There are lots of low-impact indoor exercises suitable for older adults, including yoga and Tai Chi. Both these exercises have powerful psychological benefits too. For example, Tai Chi encourages you to practise mindfulness and be more aware of your own body and the world around you. And yoga can improve mood and enhance memory.
Alternatively, you could encourage your relative to try the popular ‘workouts for seniors’ exercises from personal trainer Joe Wicks, which can be performed as gently as you like. Just putting the radio on and having a dance counts as exercise – and can be a real mood-booster too!
If your relative seems reluctant about exercising at home, there are plenty of ways to gently exercise outside too. You’ll find plenty of ideas in the fitness and exercise section of our website.
6. Care for yourself
No matter how capable and resilient you are, caring for older relatives can be upsetting, stressful, and frustrating at times. And for this reason, prioritising your own health and wellbeing is key.
No matter how busy you are, it’s important to set aside time for yourself each day to do something you enjoy. It doesn’t matter what the activity is or how long you do it for – for example, you could take yourself for an evening stroll, enjoy a hot bath, or listen to some music. But it’s essential that you prioritise your own needs, not just those of your loved ones.
Some helpful ways of dealing with stress are…
- Mindfulness. It’s easy to allow our anxieties to run away with us – and if you’re a caregiver, you might be especially prone to worrying or rushing around.
This can seriously increase stress levels and affect sleep, so it can be helpful to alleviate anxiety by focusing on the present moment. You can read more about this in our introductory guide to mindfulness. For other useful tips, check out our article; 10 activities that help you stay in the present moment.
- Talk about how you feel. Feelings of grief, anger, frustration, and guilt are normal for caregivers to experience, but being able to talk about these emotions can help lessen the load.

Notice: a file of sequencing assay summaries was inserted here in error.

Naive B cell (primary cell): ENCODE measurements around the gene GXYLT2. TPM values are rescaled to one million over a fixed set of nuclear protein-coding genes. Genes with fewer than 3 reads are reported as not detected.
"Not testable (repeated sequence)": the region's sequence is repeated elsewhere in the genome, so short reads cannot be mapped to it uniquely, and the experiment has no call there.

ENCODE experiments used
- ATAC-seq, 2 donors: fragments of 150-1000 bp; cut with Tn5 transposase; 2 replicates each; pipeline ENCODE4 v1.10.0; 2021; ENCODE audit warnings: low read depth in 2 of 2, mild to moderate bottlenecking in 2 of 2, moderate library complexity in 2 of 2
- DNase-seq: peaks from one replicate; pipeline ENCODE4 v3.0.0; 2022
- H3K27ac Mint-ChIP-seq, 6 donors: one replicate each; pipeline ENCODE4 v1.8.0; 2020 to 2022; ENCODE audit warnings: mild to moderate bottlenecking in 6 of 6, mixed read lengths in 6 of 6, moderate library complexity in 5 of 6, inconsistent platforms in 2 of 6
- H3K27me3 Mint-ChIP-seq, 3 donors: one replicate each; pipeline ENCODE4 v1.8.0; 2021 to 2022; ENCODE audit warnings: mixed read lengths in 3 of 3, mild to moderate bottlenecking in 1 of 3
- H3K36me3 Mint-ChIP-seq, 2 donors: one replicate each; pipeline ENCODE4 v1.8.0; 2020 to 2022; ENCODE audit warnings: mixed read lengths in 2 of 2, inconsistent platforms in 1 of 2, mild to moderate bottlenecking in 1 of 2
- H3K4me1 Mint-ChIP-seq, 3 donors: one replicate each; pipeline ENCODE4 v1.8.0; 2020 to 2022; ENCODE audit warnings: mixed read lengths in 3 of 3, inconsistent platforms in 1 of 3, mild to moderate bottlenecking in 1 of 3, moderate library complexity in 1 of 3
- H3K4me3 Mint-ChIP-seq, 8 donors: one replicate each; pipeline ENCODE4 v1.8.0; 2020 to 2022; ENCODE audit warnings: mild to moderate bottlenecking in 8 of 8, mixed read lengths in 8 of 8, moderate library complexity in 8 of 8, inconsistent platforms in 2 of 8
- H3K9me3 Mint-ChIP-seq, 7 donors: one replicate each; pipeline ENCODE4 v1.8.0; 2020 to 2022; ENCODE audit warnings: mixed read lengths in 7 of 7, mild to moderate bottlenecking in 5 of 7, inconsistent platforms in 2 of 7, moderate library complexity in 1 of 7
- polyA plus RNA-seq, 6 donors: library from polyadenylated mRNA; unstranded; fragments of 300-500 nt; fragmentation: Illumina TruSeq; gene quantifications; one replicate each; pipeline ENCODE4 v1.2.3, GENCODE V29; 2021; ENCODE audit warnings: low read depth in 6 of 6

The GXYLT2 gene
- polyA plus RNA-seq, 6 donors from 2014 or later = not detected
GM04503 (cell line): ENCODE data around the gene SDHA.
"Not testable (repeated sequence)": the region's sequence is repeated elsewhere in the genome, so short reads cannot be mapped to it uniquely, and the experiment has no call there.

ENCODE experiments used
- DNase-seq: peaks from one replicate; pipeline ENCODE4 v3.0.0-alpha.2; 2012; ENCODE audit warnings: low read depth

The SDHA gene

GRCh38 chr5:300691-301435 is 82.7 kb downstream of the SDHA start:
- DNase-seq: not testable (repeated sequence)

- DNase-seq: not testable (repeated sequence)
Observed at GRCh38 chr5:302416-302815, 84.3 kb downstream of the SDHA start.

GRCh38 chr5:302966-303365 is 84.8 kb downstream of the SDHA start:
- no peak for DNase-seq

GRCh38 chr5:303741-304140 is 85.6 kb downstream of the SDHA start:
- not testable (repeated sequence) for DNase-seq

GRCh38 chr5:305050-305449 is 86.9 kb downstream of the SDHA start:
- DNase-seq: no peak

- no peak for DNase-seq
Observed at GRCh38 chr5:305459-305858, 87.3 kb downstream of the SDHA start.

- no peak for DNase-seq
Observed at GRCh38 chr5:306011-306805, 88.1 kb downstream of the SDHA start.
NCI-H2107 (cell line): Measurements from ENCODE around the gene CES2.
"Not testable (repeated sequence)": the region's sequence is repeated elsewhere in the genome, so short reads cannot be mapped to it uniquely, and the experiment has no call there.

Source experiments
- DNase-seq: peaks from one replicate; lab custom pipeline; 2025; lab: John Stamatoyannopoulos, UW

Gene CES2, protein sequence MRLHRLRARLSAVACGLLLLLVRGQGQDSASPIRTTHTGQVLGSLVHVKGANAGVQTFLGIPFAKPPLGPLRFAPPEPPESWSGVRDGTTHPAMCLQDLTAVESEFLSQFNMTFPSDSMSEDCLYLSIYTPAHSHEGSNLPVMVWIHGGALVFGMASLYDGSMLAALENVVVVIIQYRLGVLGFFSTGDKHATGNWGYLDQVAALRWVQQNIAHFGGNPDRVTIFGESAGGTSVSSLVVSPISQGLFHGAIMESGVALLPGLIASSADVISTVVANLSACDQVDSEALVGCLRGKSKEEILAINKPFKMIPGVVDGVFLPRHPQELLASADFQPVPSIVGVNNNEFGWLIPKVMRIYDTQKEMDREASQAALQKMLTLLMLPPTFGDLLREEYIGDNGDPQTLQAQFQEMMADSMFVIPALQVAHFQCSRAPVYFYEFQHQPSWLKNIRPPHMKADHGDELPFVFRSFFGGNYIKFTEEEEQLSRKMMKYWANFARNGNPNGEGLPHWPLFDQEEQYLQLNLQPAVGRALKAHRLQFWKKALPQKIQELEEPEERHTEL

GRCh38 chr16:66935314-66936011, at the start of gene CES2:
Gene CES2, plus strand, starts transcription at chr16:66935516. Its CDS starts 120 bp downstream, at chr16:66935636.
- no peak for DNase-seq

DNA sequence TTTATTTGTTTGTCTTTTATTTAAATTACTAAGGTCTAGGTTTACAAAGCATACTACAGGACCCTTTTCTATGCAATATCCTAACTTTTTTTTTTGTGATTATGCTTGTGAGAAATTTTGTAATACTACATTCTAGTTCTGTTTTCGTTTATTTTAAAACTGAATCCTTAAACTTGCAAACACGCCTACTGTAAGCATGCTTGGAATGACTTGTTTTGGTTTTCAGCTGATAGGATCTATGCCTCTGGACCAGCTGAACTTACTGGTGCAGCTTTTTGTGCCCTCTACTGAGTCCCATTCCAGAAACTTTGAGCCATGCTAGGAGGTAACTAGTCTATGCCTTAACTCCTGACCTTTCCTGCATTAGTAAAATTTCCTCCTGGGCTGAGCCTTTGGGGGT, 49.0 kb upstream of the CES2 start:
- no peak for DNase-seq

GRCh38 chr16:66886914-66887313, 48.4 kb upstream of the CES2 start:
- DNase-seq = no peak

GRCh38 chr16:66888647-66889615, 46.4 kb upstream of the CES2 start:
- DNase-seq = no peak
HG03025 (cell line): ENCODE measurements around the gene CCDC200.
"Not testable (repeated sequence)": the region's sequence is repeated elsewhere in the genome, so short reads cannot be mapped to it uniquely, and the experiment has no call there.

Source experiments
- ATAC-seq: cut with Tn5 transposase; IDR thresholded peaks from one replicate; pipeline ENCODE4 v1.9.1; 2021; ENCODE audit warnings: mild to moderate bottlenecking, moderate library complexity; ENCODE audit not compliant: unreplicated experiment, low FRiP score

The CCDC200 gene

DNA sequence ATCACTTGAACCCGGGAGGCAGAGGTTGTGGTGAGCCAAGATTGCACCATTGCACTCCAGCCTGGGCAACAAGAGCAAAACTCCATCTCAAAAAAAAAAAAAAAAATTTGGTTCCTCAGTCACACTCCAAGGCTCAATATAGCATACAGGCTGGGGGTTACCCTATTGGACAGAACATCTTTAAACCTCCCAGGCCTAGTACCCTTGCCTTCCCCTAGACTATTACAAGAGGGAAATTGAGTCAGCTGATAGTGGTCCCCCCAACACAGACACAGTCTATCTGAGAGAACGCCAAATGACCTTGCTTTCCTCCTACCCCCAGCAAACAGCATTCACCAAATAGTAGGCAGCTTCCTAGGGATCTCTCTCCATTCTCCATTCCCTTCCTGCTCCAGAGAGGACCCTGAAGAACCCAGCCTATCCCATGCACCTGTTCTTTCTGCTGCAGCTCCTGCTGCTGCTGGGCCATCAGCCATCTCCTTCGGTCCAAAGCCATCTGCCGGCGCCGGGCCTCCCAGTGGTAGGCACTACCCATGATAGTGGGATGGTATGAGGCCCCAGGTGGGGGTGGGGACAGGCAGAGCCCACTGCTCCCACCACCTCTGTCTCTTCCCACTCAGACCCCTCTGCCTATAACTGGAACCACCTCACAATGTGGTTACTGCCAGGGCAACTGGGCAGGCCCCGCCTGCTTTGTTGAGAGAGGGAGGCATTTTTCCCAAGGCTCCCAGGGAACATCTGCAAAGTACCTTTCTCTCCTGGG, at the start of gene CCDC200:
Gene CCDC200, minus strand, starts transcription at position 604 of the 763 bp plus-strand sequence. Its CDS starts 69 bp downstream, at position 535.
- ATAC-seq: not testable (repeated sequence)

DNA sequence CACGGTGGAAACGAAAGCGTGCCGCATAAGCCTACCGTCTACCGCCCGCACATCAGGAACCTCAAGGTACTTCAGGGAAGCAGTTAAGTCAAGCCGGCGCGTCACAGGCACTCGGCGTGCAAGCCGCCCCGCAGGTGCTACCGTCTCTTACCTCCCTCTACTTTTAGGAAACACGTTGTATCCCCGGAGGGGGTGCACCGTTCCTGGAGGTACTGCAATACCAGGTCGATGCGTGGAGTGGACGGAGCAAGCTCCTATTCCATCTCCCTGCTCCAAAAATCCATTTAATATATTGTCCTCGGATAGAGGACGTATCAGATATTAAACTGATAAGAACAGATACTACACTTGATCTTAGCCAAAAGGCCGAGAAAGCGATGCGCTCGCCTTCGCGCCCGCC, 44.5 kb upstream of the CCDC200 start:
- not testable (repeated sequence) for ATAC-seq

However, because these feelings are often deeply personal and relate to loved ones, you may not want to share them with friends or family.
If this is the case, talking to other caregivers in similar positions can be helpful. Using online forums is a good way to share, vent, and offer support to other carers (because helping others can raise your spirits too), so why not check out sites like AgingCare Caregiver?
- Challenge negative thoughts. When you’re stressed, tired, or dealing with the fluctuating emotions involved in caregiving, it’s common to have negative thoughts now and then. These thoughts can often become distorted, and based on emotions rather than logic.
Cognitive behavioural therapy (CBT) is a psychotherapy that helps people identify and challenge negative thoughts before they affect the way we think, feel, and act. It’s proven to be helpful in treating anxiety and depression.
You can find out more in our article; An introduction to cognitive behavioural therapy (CBT). It’s also worth bearing in mind that caregivers are eligible for free CBT over the phone. You can contact your GP if you’d like to be referred.
- Keep busy and active. It’s easy to just want to curl up on the sofa when you’re feeling stressed or overwhelmed – but staying active is as helpful for our minds as it is for our bodies.
The feel-good endorphins released during exercise can boost our mood and encourage feelings of relaxation, which go a long way in helping us feel good about ourselves.
If you’re not an especially active person, remember that small things can make a big difference. If you don’t enjoy running, you could try going for a brisk walk to your local park – and why not listen to a walking meditation as you go, for maximum benefit?
If you’d like to do something more low-impact, you might want to consider getting into activities like cycling or swimming. It doesn’t matter how you choose to stay active, but getting some fresh air and head space when you’re caring for someone else can make all the difference.
Many older adults struggle with feelings of loneliness, so checking in on vulnerable loved ones is important.
As a carer, it’s normal to feel like you should be doing more, but it’s important to take care of yourself too. By checking in on your loved ones and allowing them to feel connected, you’re helping prevent feelings like loneliness and vulnerability.
And above all, one of the most effective ways you can help your loved one is to prioritise your own health and wellbeing.
For more guidance and support, head over to the care section of our website.